Expanding on History – England

historical-union-jack-18th-century-pre-1801-sewn-linen-cloth-cotton-threads-stitched-engilsh-flagToday’s post will cover the British during the war, arguably a subject most of us here in America know nothing about. The focus of much of our learning about the war is on how we as a country won our independence, with little study of the events going on in the rest of the world. This leads to two uncomfortable truths about the Revolutionary War –  the fact that it was a civil war (perhaps 100,000 loyalists fled abroad at its end), and that it was also a world war (the Americans could scarcely have won without French help).

The English taxes we as Americans read so much about were in fact levied as a result of the British government’s attempt to pay off debts incurred while protecting the colonies during the French And Indian war, and to build up money to finance future protection. In addition, some successful merchants in the colonies wanted to break free of controls imposed by the pro-British elite. Additionally the work of radical politicians and propagandists – such as Sam Adams and Paul Revere – who envisaged a break with Britain when many of their countrymen still hoped that it might be avoided.

In parliament, the houses were of a divided mind on the Americans.  Some wanted to cut their losses and cease pouring money into colonies that did not contribute much back to the mother country. Other argued that by letting the Americans go, it might give Canada or the West Indies ideas of independence. Many did their best to curry favor with the King and simply supported his will. As with much of the history around the war, there were very few cut and dried lines to divide people.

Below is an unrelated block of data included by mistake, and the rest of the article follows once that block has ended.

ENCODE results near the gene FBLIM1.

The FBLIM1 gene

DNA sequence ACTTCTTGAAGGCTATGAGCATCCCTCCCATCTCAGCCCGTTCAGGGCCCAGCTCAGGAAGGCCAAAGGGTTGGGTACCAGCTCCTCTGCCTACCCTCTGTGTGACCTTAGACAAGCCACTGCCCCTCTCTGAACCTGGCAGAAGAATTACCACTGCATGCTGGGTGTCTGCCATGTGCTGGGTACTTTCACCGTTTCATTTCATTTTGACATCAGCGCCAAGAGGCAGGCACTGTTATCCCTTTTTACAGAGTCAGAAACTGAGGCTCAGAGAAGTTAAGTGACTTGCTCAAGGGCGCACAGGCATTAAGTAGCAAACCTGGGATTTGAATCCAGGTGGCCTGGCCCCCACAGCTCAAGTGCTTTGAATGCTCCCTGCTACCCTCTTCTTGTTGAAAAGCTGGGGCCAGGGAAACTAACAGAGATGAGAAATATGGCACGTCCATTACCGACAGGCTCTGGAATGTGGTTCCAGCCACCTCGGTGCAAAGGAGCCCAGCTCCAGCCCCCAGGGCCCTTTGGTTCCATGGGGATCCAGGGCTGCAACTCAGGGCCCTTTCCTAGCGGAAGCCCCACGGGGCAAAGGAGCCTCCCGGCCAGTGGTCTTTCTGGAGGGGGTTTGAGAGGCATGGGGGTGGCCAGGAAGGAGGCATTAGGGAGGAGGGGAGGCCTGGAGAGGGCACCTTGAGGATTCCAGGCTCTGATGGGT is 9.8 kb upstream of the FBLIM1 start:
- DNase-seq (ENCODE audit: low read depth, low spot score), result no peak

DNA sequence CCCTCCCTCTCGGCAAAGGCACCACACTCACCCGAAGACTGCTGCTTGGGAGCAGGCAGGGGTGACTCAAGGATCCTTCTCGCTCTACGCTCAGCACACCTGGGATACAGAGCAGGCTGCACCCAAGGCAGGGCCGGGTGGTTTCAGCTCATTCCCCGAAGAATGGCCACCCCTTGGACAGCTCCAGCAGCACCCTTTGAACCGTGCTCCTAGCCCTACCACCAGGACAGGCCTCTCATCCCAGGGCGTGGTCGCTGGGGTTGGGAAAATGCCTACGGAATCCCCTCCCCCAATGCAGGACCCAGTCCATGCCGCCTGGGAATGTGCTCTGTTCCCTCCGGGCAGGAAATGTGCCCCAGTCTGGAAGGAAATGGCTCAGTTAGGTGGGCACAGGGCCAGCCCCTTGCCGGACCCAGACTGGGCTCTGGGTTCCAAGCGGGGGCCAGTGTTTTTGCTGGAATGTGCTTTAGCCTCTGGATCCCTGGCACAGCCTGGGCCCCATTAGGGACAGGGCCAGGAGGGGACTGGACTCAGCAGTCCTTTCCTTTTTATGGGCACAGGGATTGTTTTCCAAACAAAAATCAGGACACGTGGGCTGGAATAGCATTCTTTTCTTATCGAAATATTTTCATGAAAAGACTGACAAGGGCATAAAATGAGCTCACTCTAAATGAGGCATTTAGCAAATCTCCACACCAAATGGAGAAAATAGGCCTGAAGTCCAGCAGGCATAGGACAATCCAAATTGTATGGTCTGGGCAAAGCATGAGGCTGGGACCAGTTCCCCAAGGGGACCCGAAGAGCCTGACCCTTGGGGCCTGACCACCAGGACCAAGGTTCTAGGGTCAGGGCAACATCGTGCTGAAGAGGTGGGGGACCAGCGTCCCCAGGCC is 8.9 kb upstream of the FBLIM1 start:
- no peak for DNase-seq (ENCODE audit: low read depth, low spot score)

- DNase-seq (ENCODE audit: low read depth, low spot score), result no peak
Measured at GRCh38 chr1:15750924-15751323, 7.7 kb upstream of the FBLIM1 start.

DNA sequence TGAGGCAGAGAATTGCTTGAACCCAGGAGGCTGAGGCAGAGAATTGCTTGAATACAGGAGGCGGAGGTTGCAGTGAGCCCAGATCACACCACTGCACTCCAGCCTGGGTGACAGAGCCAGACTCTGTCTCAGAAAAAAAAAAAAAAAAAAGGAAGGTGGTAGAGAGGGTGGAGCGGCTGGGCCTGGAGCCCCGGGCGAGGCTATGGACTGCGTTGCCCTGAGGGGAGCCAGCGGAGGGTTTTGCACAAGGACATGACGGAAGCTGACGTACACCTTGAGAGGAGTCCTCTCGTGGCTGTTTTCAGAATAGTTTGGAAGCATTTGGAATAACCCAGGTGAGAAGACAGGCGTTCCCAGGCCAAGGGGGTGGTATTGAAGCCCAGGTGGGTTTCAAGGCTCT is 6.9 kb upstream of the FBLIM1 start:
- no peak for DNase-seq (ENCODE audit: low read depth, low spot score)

41d6bae18cd7b604e8c70c22506e4971The King was a different story. Having risen to power just after the completion of the French And Indian war, he inherited an unstable government deeply in debt. The increase in taxes to finance this debt would play a major role in the colonies decision towards independence. King George would spend the war falling into episodes of insanity and when peace was finally declared, the loss of colonies would drive him nearly permanently mad.

So the situation in England was barely more stable than in the colonies. Will the King remain mad? Will Parliament bend to his will? Will the English military enjoy the same success in game as in history? Join us on December 3rd for The World Turns Upside Down to find out.



Since this is the last post in the series, I wanted to document some of the great online sources for much of this information. The links below represent some great, and relatively brief reading if you are interested in learning more about a particular state or role within the game.

http://www.societyofthecincinnati.org/exhibit/past – The exhibits about each state during the revolution were an invaluable resource for much of the summaries.

https://allthingsliberty.com/2015/07/how-the-british-won-the-american-revolutionary-war/ – An amazing article that delves deep into the world events going on at the time of the revolution.

https://allthingsliberty.com/ – A fantastic resource for all things Revolution

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